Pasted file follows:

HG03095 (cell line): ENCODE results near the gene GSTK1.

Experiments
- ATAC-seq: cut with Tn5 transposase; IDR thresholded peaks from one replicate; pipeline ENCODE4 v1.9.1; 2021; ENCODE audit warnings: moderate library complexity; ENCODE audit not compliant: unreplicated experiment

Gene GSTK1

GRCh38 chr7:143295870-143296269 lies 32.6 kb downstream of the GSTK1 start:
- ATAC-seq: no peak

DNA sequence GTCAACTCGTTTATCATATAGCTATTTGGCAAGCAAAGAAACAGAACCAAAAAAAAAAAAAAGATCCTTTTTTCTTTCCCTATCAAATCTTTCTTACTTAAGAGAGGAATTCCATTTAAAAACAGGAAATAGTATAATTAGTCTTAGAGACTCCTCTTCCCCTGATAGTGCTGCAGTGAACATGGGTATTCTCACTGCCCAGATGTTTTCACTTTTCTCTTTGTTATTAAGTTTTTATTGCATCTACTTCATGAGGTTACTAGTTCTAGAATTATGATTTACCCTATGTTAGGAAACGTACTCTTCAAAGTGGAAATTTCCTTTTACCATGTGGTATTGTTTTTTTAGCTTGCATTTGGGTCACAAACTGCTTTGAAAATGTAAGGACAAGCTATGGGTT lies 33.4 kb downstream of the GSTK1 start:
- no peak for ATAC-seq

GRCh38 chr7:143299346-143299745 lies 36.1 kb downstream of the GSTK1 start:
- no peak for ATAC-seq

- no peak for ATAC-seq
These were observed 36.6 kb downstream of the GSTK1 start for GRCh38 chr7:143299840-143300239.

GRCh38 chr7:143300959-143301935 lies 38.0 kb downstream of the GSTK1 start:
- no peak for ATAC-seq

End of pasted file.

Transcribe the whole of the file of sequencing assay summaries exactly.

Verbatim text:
HG03095 (cell line): ENCODE results near the gene GSTK1.

Experiments
- ATAC-seq: cut with Tn5 transposase; IDR thresholded peaks from one replicate; pipeline ENCODE4 v1.9.1; 2021; ENCODE audit warnings: moderate library complexity; ENCODE audit not compliant: unreplicated experiment

Gene GSTK1

GRCh38 chr7:143295870-143296269 lies 32.6 kb downstream of the GSTK1 start:
- ATAC-seq: no peak

DNA sequence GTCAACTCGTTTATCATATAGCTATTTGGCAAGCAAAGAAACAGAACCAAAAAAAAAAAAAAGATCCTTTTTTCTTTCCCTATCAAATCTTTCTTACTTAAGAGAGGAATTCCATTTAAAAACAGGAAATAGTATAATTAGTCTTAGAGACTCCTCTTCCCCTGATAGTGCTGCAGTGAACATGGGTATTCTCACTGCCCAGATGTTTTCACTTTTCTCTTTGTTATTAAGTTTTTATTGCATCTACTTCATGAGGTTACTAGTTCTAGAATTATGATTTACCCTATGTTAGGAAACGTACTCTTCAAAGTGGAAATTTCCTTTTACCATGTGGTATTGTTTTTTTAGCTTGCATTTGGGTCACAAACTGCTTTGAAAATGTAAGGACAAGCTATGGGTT lies 33.4 kb downstream of the GSTK1 start:
- no peak for ATAC-seq

GRCh38 chr7:143299346-143299745 lies 36.1 kb downstream of the GSTK1 start:
- no peak for ATAC-seq

- no peak for ATAC-seq
These were observed 36.6 kb downstream of the GSTK1 start for GRCh38 chr7:143299840-143300239.

GRCh38 chr7:143300959-143301935 lies 38.0 kb downstream of the GSTK1 start:
- no peak for ATAC-seq